The Weekly Ringer

The University of Mary Washington Student Newspaper

Residence halls facing change-up with student placement

4 min read
By HOPE RACINE The 2015-2016 school year will see a massive overhaul in residence hall assignments for incoming freshmen to the University of Mary Washington.

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The 2015-2016 school year will see a massive overhaul in residence hall assignments for incoming freshmen to the University of Mary Washington.

A majority of the residence halls on campus are scheduled to be reassigned next year for a multitude of reasons, including maintenance and the implementation of a new living learning community program.

The current changes will take Marshall Hall offline December 2015 to install air conditioners. Following this, Russell Hall will close in the Spring semester to receive air conditioning units, and any students housed in Russell will then be moved to Marshall.

Jefferson Hall will be allotted entirely for upperclassmen singles, along with Willard Hall. Bushnell, Custis, Marshall, Mason, Randolph, Russell, Virginia and Westmoreland Halls will all be specifically designated for freshmen.

The most controversial change will be for Virginia Hall, which will become co-ed for the first time in almost 100 years. In its place, Custis Hall will be designated for all female freshmen, with Ball Hall housing all female upper classmen.

“I’m not opposed to having gender-specific dorms, but Custis is pretty small. It might not have enough room for freshman girls,” freshman Jamie Broadhead said.

However, Christine Porter, director of Residence Life, said the change is need based.

“The fact is that we don’t have the demand for a 200 person all-female building,” Porter said. “Every year we put a ton of girls in Virginia who do not want to be there.”

According to Porter, she does not anticipate that very much will change.

“Statistically speaking, with the way our school is made up, the hall will still likely be majority female. It’s not going to suddenly switch to 150 men and 50 women,” Porter said.
The majority of the residence hall changes, however, focus around the new freshman living program.

The program, centered on the freshman seminar, will place incoming students in housing specifically designated to their freshman seminar of choice in an attempt to create a support system and community for new students.

“Studies show that students placed in intentional living communities feel more connected to their school and have a more positive experience,” Porter said. “By giving them all something in common, it will bring them closer together and give them a built in support system.”

The move is one of many the school is implementing to make the transition to college more enjoyable for students.

“The freshman seminar [arrangement] would be kind of cool. As an incoming freshman, you don’t know anybody. Living in a community where you have shared interests would make the adjustment easier,” junior historic preservation major Carly Hussler said.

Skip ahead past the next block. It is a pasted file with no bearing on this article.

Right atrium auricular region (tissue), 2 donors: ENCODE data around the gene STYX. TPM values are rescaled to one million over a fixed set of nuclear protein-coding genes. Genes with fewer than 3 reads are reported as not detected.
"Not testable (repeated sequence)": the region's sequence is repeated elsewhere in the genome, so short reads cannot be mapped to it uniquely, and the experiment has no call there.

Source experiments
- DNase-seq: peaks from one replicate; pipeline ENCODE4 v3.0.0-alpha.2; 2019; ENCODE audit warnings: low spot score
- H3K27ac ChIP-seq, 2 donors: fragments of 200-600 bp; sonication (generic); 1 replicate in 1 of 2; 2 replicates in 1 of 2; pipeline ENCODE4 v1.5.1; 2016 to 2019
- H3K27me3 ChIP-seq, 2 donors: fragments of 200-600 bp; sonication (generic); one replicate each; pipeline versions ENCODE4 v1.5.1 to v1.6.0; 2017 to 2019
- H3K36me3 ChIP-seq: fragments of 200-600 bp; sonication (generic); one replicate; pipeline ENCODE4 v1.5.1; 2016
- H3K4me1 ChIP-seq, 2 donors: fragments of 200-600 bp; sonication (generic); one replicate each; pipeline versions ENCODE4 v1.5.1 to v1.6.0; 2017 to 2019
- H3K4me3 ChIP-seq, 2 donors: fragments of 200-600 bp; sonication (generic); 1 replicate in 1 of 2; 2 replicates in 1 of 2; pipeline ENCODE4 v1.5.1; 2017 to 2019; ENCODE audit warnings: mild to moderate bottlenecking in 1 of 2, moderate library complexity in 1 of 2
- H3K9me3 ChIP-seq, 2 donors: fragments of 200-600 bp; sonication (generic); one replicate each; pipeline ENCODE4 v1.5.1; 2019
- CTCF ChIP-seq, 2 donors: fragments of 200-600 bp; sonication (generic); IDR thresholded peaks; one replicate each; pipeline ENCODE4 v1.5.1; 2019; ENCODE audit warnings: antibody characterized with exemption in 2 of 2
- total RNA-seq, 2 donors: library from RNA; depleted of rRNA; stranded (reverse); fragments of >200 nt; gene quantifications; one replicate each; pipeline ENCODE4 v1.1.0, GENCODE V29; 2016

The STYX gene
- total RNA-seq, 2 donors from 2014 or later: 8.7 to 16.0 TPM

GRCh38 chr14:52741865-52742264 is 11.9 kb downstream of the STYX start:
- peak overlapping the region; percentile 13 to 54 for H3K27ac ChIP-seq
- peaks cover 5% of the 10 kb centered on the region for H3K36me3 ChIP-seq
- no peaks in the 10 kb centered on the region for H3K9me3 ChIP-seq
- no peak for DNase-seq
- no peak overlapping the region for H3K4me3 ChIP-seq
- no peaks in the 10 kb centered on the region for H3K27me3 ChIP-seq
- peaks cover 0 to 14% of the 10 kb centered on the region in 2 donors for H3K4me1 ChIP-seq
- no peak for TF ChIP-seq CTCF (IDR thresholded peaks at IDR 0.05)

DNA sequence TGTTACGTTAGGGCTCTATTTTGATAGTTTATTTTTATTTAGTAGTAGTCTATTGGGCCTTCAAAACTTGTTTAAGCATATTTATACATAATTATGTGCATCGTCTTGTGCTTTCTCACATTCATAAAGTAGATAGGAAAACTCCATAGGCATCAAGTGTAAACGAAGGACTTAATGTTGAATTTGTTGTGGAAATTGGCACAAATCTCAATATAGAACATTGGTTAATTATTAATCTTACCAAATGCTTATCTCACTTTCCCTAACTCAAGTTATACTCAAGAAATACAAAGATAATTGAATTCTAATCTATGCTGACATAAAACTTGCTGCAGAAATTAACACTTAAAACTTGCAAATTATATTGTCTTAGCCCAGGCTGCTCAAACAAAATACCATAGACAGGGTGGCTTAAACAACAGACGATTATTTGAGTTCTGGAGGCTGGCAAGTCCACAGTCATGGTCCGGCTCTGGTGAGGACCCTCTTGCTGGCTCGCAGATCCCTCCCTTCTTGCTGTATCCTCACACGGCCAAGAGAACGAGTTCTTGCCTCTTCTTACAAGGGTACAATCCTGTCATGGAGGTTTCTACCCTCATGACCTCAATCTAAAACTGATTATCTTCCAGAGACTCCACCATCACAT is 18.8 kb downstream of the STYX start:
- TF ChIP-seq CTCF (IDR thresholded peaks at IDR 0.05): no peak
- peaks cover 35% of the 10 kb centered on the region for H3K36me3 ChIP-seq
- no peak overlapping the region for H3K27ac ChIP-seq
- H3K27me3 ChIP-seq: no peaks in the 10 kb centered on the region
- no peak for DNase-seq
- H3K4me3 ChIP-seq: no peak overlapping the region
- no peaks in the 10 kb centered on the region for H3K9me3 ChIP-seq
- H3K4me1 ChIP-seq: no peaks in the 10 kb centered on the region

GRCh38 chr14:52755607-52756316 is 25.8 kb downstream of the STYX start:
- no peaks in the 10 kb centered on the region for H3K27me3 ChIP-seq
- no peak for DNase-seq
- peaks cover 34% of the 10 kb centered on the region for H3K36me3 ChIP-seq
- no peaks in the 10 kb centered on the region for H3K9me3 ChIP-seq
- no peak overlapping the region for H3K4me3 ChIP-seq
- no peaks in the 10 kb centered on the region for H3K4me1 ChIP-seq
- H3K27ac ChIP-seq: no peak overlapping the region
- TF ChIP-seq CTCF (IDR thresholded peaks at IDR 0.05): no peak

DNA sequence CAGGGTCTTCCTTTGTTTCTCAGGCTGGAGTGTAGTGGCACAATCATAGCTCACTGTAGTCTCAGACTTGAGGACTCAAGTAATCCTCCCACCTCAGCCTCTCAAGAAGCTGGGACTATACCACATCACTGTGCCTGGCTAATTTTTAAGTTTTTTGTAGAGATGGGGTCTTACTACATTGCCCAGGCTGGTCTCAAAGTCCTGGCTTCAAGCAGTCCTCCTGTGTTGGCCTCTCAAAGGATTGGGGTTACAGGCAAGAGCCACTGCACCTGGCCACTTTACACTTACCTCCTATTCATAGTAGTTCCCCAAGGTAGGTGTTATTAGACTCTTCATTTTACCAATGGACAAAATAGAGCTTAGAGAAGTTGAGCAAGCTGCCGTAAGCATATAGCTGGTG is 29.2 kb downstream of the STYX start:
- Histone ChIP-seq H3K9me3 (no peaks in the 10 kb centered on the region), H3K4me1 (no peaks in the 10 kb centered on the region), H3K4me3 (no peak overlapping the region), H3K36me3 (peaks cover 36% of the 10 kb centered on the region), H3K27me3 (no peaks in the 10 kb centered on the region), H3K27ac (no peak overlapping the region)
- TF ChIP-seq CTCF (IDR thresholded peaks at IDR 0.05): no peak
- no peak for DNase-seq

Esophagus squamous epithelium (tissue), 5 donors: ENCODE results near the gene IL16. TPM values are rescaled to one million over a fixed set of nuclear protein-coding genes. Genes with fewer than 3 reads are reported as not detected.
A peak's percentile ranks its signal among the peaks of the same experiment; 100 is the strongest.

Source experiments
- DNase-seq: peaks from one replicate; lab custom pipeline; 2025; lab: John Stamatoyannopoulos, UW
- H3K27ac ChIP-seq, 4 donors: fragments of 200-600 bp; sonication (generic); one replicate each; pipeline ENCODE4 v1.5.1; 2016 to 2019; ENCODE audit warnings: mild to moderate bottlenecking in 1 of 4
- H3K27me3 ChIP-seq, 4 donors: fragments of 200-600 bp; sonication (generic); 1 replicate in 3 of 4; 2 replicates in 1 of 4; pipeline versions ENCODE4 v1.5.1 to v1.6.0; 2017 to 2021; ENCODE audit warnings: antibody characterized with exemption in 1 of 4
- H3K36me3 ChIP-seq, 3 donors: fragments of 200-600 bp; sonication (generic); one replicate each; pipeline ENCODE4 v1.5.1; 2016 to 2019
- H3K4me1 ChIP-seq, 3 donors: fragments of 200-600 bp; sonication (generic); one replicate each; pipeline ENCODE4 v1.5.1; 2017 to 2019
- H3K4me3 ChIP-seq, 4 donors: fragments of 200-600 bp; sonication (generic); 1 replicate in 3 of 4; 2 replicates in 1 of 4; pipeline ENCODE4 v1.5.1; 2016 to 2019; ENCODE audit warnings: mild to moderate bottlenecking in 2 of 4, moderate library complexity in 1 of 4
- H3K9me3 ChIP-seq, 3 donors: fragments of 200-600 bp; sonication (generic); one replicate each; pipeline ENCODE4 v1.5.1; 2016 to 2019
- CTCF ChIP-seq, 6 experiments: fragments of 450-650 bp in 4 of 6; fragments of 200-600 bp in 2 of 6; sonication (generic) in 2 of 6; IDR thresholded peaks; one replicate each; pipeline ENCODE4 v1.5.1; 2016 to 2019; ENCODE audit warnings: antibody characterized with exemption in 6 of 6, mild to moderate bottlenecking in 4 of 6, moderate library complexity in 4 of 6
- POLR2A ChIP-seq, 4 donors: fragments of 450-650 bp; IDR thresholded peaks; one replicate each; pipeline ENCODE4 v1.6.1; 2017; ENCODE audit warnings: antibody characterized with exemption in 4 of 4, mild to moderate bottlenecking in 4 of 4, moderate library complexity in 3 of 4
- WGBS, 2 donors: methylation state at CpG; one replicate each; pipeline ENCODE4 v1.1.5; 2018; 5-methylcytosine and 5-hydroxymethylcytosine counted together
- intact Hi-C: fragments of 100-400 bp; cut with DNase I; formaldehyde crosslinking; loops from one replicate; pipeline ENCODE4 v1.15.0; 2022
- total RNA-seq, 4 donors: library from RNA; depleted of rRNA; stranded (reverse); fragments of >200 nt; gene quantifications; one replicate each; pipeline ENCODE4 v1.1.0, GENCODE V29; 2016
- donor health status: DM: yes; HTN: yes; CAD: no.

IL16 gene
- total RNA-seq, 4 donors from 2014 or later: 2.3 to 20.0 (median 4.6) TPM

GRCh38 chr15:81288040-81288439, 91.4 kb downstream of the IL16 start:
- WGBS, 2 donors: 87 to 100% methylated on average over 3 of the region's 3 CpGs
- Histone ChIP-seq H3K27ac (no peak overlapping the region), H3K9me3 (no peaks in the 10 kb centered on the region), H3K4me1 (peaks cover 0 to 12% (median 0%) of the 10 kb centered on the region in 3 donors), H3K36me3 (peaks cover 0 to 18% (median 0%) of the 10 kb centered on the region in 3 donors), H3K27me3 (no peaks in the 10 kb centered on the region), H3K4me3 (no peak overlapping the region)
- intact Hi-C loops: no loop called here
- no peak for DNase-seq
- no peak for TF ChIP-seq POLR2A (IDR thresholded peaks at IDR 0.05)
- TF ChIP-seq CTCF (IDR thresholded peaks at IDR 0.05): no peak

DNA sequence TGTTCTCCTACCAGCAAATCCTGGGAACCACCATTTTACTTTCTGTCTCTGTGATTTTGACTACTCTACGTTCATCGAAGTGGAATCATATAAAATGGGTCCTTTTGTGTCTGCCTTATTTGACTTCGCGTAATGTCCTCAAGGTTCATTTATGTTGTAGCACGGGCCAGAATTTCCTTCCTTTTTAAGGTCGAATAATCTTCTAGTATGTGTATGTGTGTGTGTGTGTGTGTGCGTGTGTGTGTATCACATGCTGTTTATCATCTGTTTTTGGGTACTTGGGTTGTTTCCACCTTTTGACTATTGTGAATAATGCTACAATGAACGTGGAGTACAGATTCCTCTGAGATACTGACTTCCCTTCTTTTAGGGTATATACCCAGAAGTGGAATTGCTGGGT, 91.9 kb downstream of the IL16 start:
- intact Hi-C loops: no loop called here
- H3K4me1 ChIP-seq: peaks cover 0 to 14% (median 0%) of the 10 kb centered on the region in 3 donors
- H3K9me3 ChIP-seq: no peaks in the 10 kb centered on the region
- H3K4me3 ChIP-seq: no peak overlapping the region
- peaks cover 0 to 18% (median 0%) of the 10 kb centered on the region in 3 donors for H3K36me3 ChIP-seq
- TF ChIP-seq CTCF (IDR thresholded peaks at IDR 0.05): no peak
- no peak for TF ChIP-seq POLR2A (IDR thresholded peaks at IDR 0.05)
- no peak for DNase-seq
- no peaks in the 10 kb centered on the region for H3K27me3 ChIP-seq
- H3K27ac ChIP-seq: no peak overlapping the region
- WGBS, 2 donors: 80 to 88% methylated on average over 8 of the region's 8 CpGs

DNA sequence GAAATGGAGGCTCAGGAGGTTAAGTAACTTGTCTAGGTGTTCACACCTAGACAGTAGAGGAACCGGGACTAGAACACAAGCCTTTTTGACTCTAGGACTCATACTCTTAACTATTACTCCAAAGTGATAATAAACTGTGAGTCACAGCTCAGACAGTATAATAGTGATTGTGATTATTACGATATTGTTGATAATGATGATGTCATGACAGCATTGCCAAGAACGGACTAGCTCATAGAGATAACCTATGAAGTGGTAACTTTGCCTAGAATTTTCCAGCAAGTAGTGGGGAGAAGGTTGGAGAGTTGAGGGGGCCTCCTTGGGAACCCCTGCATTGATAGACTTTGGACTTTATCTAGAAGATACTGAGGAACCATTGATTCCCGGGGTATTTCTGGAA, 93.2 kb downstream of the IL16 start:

This program is an extension of the existing living learning communities, and has been a joint effort of Residence Life, the Office of Academics and the Office of Student Activities and Engagement.

“We want to be clear that no one is being forced into this program though,” Porter said.

There are multiple exemptions available for incoming students who do not wish to take part in the living community. Commuter students will obviously have exemptions, as well as anyone wishing to live in an all-female or gender neutral residence hall. In addition, if someone has a pre-requested roommate who is not in the same seminar, they will not have to live within the community.

“While we highly encourage it and will try to persuade students to take advantage of it, if a student doesn’t want to live with their community, they don’t have to,” Porter said.

As a joint initiative across multiple offices at school, the program will run for several years while it is assessed, and small changes might occur based on need, though Porter said she expects it to become a large facet of the freshman experience at UMW.

“We are also working on the concept of an upperclassmen student mentor leader who will serve not only as the orientation leader, but work with students throughout the year,” Porter said.

The new process will only have one effect on upperclassmen, as the housing registration process will change.

“Starting next year, upperclassmen will do all their housing selection online, just like class registration. Only freshmen will need to do their registration in person, at one of the various events we will have set up throughout the summer,” Porter said.

According to Porter, this type of living arrangement is very common at universities around the nation, and is only the most recent in a series of changes that Residence Life has made.

During the 2014-2015 school year, students in Eagle Landing were given the opportunity to live in mixed sex suites- though according to Porter, only one apartment this year took advantage of that.

In addition, following George Mason University’s gender-neutral housing initiative last year, two other large schools within the Commonwealth have announced their plans to incorporate gender neutral housing in the coming academic year, a move that Porter says deserves some consideration.

Currently, UMW does not offer true gender neutral housing, and houses students by their biological sex. Even Madison, the Residence Hall reserved for gender-neutral housing, organizes students by biological sex within rooms, and serves more as a gender accepting community.

“I will certainly be engaging in conversations to see what such a change could mean for the community, and how it would fit in the school,” Porter said.